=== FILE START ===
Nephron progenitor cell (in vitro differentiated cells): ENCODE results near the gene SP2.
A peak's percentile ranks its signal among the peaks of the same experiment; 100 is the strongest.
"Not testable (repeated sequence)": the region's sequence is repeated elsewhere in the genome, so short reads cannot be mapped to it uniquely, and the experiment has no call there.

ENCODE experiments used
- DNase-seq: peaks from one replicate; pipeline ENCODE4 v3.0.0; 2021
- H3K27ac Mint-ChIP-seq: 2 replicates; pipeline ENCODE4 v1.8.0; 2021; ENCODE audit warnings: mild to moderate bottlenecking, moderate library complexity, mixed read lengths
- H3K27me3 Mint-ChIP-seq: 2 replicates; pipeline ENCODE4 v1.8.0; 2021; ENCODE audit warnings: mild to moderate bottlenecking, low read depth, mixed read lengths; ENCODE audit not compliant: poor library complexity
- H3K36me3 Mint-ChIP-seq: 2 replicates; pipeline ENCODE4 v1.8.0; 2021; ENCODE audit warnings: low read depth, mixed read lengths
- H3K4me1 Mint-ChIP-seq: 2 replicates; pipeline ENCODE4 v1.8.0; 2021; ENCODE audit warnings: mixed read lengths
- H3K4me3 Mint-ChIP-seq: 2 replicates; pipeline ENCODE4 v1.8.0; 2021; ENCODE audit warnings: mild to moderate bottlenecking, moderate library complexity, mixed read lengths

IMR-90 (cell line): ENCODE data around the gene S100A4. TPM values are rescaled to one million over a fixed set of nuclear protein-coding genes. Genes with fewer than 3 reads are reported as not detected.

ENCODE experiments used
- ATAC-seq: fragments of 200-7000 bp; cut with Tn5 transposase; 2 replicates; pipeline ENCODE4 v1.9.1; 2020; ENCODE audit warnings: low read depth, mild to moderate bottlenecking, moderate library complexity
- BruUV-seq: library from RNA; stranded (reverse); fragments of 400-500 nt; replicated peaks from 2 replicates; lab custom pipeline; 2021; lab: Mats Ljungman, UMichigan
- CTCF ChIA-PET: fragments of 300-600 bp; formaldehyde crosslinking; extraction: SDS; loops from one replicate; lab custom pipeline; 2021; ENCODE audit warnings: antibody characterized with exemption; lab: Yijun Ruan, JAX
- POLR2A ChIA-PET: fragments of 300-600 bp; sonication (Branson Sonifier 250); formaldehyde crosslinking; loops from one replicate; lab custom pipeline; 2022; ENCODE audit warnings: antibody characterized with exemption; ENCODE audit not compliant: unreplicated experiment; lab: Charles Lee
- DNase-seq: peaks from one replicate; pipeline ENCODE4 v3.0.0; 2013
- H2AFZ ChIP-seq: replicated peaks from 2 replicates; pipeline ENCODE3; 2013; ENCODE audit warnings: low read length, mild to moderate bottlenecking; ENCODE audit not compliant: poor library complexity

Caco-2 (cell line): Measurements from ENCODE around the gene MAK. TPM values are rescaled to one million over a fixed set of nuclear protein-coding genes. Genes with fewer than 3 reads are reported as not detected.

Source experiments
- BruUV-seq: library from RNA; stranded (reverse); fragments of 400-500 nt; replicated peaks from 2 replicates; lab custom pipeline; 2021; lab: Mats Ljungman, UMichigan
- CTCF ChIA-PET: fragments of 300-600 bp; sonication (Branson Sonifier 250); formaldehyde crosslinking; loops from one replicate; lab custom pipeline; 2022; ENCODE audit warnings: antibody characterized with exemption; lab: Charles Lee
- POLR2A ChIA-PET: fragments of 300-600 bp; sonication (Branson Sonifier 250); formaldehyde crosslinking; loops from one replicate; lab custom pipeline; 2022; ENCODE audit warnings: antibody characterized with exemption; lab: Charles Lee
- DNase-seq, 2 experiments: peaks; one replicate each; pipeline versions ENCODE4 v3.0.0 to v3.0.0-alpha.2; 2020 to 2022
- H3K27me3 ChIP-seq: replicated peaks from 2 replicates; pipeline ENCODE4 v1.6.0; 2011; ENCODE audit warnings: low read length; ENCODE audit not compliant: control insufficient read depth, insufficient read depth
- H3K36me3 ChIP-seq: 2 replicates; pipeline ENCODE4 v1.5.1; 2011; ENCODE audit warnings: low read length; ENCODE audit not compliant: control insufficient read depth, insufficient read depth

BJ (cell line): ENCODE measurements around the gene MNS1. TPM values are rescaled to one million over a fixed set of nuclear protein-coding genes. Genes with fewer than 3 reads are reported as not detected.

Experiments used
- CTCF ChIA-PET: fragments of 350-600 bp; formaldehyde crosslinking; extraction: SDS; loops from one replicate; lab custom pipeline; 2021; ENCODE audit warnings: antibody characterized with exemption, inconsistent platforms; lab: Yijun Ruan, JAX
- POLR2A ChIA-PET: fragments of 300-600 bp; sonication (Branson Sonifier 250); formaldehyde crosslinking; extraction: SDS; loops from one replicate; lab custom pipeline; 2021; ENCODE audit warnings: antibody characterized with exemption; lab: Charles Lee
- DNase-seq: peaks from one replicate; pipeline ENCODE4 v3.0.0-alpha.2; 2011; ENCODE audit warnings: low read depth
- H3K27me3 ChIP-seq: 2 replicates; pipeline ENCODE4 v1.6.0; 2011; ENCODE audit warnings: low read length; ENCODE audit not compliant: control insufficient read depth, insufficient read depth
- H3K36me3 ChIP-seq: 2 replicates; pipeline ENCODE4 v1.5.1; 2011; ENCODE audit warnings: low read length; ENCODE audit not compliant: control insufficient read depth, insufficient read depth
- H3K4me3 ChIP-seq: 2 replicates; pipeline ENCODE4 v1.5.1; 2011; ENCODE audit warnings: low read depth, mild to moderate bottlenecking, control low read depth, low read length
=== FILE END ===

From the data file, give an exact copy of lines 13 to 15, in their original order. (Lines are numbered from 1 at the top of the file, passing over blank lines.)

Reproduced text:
- ATAC-seq: fragments of 200-7000 bp; cut with Tn5 transposase; 2 replicates; pipeline ENCODE4 v1.9.1; 2020; ENCODE audit warnings: low read depth, mild to moderate bottlenecking, moderate library complexity
- BruUV-seq: library from RNA; stranded (reverse); fragments of 400-500 nt; replicated peaks from 2 replicates; lab custom pipeline; 2021; lab: Mats Ljungman, UMichigan
- CTCF ChIA-PET: fragments of 300-600 bp; formaldehyde crosslinking; extraction: SDS; loops from one replicate; lab custom pipeline; 2021; ENCODE audit warnings: antibody characterized with exemption; lab: Yijun Ruan, JAX